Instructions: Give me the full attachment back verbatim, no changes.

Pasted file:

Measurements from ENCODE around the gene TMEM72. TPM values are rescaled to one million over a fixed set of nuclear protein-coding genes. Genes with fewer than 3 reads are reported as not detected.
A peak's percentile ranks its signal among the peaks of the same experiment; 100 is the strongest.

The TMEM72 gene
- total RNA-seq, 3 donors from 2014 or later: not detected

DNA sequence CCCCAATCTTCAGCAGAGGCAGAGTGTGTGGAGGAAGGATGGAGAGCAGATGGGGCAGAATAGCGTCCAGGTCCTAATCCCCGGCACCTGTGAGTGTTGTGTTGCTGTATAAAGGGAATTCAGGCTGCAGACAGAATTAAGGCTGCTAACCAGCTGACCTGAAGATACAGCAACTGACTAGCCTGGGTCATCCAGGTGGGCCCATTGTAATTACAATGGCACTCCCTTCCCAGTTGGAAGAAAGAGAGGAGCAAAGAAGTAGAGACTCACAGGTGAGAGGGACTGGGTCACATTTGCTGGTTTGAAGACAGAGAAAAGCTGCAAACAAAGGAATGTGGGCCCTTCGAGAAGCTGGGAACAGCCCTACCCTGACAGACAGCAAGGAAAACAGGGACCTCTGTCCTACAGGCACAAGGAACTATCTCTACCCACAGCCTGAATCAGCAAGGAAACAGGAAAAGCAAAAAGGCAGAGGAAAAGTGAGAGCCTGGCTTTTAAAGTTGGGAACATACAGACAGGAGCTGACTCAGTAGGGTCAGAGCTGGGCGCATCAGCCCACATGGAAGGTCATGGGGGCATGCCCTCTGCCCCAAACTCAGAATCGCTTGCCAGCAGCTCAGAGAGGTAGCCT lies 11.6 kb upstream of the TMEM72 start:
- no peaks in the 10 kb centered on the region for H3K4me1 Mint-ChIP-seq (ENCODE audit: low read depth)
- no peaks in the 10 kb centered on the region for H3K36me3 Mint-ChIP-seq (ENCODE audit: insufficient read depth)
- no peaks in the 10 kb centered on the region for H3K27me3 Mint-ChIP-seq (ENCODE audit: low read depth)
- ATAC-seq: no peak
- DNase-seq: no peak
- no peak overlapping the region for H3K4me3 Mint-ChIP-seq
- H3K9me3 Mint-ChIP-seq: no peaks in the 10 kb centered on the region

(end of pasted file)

Measurements from ENCODE around the gene TMEM72. TPM values are rescaled to one million over a fixed set of nuclear protein-coding genes. Genes with fewer than 3 reads are reported as not detected.
A peak's percentile ranks its signal among the peaks of the same experiment; 100 is the strongest.

The TMEM72 gene
- total RNA-seq, 3 donors from 2014 or later: not detected

DNA sequence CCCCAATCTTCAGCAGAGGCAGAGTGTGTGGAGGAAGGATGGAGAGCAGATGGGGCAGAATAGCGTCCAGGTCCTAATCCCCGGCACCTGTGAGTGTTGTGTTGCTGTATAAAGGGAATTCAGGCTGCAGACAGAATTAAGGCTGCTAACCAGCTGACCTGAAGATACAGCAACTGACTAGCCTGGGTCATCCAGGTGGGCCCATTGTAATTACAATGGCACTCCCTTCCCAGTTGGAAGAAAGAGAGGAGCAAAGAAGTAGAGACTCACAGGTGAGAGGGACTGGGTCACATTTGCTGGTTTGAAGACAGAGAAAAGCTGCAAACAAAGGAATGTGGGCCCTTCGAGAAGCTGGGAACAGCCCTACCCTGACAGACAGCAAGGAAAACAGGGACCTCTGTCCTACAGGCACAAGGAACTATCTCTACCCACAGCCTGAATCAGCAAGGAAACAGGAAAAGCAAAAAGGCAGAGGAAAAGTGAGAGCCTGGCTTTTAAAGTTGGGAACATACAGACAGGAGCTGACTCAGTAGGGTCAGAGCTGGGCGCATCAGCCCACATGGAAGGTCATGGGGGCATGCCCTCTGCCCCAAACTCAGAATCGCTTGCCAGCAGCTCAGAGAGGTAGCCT lies 11.6 kb upstream of the TMEM72 start:
- no peaks in the 10 kb centered on the region for H3K4me1 Mint-ChIP-seq (ENCODE audit: low read depth)
- no peaks in the 10 kb centered on the region for H3K36me3 Mint-ChIP-seq (ENCODE audit: insufficient read depth)
- no peaks in the 10 kb centered on the region for H3K27me3 Mint-ChIP-seq (ENCODE audit: low read depth)
- ATAC-seq: no peak
- DNase-seq: no peak
- no peak overlapping the region for H3K4me3 Mint-ChIP-seq
- H3K9me3 Mint-ChIP-seq: no peaks in the 10 kb centered on the region